UmArts warmly invites you to an open studio event at Smedjan, where we will unveil the creation process behind the Small Visionary Project “Strangers at Home,” a work-in-progress architectural installation by architects Daniel Movilla Vega, Lluis J. Liñán, Anneli Zetterström, and Oskar H. Germann.

Strangers at Home” is a projective exploration of the interplay between Swedish housing provision and everyday domesticity. Through meticulous material selection and tools, we challenge conventional notions of Swedish domestic space, sparking dialogue on architecture’s pivotal role in shaping societal narratives. In so doing, the installation serves as a platform for critical inquiry into the resilience of prevailing Swedish housing design recommendations and confronts the paradoxes inherent within ‘the Swedish home’. Come journey with us as we navigate the interplay of power dynamics and identity within our built environment. Together, we’ll delve into the implications of fabricating and assembling this architectural prototype.

Open Studio times:

5 April at 15.00-17.00

8 April at 13.00-16.00

9 April at 13.00-16.00

10 April at 13.00-16.00

The UmArts Displacement and Hospitality working group brings together researchers from different disciplines exploring the relationships between host and guest in relation to migration and displacement in the north of Sweden.  Several researchers across UmArts are investigating the urgent relations of hospitality and care involved in moving between countries and cities, from the physical process of moving a house, to rethinking Swedish Building standards, and the challenges of addressing issues of migration and the right to work.

In 2022 the ‘Moving North’ project was awarded a New European Bauhaus / ArkDes Vision I Norr fund for developing proposals to increase social integration in the city by exploring forms of reciprocity between migrants, refugees and host communities.  Moving North was a cross-sectoral team consisting of an artist, a curator, architects, a cultural geographer, architecture students and the organization Hej Framling. Based on a strong foothold in northern Sweden and with experience of both collaboration and participant-based methods in places with increased migration and relocation, Moving North critically explored how different placemaking processes can promote social participation and social sustainability. Their findings are recorded in the short film ‘Folketstad: A city of many parts’ 17:40 which address the challenges of restrictive migration and labour laws on people’s well-being at a time when the North is rapidly expanding and recruiting a new workforce.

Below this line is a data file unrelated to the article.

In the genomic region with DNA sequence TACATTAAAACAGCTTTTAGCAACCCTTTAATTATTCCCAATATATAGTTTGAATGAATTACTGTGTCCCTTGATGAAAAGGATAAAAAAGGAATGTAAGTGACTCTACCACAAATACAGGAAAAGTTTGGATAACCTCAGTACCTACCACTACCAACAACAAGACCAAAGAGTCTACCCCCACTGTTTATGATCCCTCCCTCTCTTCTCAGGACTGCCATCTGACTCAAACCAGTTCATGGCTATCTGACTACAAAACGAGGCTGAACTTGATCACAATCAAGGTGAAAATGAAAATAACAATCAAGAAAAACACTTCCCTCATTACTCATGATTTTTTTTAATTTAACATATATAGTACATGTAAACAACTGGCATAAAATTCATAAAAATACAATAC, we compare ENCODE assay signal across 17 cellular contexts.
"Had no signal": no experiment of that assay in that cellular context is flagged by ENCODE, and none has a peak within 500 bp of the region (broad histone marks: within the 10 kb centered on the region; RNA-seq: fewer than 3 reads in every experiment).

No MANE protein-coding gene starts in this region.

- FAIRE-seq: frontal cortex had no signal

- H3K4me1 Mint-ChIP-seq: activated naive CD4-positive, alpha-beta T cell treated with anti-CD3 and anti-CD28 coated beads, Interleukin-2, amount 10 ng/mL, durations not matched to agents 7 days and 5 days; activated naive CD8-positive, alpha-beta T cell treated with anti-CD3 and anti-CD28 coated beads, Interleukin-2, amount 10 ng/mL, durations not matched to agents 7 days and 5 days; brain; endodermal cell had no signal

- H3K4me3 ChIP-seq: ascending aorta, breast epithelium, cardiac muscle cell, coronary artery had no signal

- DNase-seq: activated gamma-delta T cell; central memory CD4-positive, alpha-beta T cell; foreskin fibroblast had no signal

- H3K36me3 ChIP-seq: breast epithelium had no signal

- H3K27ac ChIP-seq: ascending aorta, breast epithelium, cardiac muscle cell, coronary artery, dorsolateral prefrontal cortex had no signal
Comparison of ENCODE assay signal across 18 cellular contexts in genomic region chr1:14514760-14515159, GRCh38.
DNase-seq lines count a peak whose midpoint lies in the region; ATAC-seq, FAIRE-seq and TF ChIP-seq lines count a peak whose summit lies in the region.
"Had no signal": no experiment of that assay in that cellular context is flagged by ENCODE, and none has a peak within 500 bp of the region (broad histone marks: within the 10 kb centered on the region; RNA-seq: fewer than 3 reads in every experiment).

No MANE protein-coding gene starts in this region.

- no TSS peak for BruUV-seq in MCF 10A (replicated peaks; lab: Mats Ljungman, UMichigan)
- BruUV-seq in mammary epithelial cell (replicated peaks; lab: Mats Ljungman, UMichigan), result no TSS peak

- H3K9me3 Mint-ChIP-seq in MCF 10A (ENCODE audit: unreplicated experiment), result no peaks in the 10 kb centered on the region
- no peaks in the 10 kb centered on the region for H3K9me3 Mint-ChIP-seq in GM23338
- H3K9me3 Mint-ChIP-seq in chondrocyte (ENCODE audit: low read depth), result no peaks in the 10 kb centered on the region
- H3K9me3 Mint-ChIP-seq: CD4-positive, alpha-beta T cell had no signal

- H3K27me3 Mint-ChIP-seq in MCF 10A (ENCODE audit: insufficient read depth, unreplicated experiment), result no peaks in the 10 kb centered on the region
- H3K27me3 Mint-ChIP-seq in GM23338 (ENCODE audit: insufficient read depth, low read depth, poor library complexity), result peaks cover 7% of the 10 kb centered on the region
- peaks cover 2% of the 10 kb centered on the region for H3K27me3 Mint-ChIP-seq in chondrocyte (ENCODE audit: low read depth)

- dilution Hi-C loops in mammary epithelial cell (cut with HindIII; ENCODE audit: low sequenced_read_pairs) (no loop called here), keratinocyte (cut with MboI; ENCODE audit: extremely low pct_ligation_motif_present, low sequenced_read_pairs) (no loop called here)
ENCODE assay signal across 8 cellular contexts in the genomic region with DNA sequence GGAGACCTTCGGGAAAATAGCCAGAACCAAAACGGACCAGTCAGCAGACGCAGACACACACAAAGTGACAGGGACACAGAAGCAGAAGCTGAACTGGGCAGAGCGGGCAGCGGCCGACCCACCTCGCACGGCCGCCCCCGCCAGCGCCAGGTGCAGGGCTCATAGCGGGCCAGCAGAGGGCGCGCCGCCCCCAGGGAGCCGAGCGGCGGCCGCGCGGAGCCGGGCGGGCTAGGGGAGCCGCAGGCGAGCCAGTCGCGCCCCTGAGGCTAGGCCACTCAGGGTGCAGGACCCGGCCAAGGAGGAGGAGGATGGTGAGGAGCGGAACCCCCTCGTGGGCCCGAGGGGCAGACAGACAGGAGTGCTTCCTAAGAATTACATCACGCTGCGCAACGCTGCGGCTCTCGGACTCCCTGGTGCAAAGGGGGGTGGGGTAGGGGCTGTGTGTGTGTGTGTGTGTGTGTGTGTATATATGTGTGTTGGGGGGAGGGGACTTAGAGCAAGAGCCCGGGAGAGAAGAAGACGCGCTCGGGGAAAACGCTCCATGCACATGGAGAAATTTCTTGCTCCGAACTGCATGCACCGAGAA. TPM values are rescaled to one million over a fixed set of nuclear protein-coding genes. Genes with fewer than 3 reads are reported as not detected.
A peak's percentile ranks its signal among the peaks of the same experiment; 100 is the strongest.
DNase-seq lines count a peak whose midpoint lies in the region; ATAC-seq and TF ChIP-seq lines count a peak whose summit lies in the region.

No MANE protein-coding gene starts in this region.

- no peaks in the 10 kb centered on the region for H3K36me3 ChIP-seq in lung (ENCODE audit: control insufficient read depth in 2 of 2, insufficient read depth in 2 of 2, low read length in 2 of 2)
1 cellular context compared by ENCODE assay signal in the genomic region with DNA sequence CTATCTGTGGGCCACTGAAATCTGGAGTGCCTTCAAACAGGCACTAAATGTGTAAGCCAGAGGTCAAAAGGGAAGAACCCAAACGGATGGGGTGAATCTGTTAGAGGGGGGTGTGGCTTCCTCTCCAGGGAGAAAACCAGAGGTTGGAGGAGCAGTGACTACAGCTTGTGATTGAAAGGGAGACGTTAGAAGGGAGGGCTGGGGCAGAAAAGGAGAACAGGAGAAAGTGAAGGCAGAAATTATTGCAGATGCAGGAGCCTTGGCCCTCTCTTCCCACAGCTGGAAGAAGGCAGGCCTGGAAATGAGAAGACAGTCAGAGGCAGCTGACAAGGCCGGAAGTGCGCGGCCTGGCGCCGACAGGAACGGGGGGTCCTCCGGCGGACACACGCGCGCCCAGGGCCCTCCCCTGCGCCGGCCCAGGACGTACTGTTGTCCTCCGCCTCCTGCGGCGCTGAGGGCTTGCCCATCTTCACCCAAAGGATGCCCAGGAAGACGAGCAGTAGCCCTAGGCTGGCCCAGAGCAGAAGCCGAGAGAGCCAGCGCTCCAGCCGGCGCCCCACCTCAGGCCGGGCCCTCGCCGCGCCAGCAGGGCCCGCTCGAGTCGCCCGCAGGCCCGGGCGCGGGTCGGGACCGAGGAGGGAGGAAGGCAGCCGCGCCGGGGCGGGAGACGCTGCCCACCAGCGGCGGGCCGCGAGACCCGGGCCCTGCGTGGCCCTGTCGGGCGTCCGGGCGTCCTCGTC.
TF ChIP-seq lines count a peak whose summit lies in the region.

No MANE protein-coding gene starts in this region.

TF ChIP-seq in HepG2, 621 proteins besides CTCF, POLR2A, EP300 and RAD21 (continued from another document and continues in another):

The Moving North group presented their research at the Transformations 22 Conference ‘Artistic Research in a Time of Change’ at Vetenskapens hus, Luleå University of Technology, 17-18 November 2022; and at the European Conference in Umeå, February 2023.

Strangers at home: A study of how volunteer housing support for asylum seekers in Sweden is reshaping domestic architecture.  

This architectural research project examines the interconnection between Swedish non-institutionalized housing provision for asylum seekers and everyday domestic practices. Though barely investigated, these emergent housing modalities bridge a gap in the provision of accommodation for adolescents facing relocation orders to other municipalities. Since 2015, volunteer homes in northern Sweden multiplied and underwent major architectural transformations to provide these youths with stable housing. The spatial transformations in the affected dwellings push the limits of architectural design and raise critical questions about the resilience of current Swedish housing design recommendations for the construction of ‘the Swedish home’.

By translating spatial, material and social surveys into a 1:1 domestic prototype, the project contributes unprecedented analysis of the implications domestic space has on everyday life, shows how housing design relates to societal circumstances, and provides an interdisciplinary framework to revise the design and regulation of domestic space.

The Embroidery Group will regroup in 2024 with a focus on redesign, visible mending and re-use in textiles and architecture. The group brings together researchers interested in the relationship between stitching and sustainability. The embroidery group was initiated by Lena Liljemark and Emma Ewadotter in 2021, and will restart in 2024 with a new series of workshops and meetings.